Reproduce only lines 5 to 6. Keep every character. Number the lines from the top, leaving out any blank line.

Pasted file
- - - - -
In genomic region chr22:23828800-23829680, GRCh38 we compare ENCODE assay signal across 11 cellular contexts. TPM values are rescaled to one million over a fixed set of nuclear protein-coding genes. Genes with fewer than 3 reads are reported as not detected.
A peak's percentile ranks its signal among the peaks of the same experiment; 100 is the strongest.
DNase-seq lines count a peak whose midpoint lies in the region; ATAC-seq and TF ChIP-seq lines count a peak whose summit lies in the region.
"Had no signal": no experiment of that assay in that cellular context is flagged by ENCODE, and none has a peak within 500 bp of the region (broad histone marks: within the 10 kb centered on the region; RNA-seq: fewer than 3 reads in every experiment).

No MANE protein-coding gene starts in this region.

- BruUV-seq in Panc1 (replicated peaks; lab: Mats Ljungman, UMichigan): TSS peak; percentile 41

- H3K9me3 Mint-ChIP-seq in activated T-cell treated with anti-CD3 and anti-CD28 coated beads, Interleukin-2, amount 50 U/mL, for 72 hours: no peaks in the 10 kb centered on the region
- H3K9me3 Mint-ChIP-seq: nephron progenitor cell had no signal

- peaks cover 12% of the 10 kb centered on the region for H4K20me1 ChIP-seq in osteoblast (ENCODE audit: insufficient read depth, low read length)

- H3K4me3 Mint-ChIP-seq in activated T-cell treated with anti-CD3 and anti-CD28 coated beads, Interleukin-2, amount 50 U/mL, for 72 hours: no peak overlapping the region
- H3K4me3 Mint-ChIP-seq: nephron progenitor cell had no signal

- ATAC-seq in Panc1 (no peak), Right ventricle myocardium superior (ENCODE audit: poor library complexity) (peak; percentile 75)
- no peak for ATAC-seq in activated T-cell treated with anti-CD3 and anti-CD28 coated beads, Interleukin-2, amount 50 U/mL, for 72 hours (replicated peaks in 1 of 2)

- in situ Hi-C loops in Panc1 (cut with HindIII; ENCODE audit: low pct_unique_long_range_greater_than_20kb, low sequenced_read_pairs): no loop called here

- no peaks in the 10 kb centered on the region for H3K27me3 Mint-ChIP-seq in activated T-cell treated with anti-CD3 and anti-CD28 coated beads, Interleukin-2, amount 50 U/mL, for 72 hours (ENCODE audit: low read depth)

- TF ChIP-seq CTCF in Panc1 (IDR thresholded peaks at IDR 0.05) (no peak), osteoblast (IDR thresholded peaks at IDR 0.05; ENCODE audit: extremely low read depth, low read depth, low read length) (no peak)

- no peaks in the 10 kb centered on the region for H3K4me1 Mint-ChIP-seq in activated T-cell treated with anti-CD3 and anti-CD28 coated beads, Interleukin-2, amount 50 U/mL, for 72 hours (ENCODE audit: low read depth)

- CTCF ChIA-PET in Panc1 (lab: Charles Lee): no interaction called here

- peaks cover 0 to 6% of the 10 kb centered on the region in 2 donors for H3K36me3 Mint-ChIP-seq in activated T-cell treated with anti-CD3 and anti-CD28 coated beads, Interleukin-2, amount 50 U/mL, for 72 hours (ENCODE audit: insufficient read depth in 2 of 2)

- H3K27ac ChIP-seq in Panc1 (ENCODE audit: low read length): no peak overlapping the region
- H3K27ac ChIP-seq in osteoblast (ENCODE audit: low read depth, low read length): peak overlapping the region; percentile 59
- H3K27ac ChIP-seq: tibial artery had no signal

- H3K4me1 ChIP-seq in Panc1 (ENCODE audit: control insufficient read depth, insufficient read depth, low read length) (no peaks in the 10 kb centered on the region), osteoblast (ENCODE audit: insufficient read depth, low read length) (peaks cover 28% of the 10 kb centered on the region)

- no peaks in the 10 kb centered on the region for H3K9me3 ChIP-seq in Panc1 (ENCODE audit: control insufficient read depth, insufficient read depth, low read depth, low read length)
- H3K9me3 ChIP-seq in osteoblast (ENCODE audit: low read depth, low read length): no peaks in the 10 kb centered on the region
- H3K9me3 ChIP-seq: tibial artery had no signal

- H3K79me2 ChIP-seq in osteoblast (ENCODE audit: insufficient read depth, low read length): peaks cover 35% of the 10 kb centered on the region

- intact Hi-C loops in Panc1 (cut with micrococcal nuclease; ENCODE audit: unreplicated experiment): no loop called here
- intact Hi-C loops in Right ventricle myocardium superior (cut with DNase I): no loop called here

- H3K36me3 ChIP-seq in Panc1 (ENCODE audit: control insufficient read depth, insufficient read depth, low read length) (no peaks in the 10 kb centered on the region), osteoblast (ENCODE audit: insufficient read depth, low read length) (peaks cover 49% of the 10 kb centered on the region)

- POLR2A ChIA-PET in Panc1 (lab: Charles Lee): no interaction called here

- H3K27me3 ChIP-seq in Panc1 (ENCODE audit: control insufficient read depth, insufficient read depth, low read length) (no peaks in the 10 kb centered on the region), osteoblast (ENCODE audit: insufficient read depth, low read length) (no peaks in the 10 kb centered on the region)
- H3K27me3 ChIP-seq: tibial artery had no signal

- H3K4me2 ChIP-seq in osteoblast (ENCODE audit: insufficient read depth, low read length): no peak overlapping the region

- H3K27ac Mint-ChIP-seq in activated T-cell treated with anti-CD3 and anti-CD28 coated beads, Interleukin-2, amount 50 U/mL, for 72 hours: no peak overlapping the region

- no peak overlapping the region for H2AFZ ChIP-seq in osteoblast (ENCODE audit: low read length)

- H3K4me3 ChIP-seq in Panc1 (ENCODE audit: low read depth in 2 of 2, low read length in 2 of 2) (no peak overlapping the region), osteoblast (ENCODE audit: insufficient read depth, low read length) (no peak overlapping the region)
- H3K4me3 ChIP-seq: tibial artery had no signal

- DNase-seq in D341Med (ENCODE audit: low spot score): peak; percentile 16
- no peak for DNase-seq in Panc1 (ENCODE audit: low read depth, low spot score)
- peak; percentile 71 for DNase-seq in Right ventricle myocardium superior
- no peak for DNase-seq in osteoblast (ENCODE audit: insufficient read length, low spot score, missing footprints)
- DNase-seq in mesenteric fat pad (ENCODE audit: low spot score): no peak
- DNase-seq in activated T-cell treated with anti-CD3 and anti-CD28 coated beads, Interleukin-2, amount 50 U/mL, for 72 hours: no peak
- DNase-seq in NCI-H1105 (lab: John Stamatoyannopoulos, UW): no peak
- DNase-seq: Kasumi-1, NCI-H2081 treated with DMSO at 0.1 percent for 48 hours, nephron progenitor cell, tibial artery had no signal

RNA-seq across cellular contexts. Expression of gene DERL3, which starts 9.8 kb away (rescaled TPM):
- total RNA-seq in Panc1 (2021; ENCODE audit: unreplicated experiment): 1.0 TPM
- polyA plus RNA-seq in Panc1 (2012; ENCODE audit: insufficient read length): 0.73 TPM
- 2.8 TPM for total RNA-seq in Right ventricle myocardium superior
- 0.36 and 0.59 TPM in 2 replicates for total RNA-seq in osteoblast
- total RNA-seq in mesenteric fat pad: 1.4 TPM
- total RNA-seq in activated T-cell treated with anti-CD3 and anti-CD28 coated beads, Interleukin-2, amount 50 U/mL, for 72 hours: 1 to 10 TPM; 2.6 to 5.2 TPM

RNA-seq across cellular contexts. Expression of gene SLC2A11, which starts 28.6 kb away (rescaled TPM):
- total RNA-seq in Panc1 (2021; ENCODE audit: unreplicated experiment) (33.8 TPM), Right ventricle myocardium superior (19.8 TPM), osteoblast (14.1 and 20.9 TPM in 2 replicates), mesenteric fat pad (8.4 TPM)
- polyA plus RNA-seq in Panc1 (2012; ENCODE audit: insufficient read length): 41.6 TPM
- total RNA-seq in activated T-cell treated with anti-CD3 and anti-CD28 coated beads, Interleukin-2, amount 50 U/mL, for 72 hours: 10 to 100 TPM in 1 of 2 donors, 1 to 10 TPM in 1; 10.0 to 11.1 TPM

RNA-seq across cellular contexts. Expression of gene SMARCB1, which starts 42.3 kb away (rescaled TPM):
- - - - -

No MANE protein-coding gene starts in this region.

- BruUV-seq in Panc1 (replicated peaks; lab: Mats Ljungman, UMichigan): TSS peak; percentile 41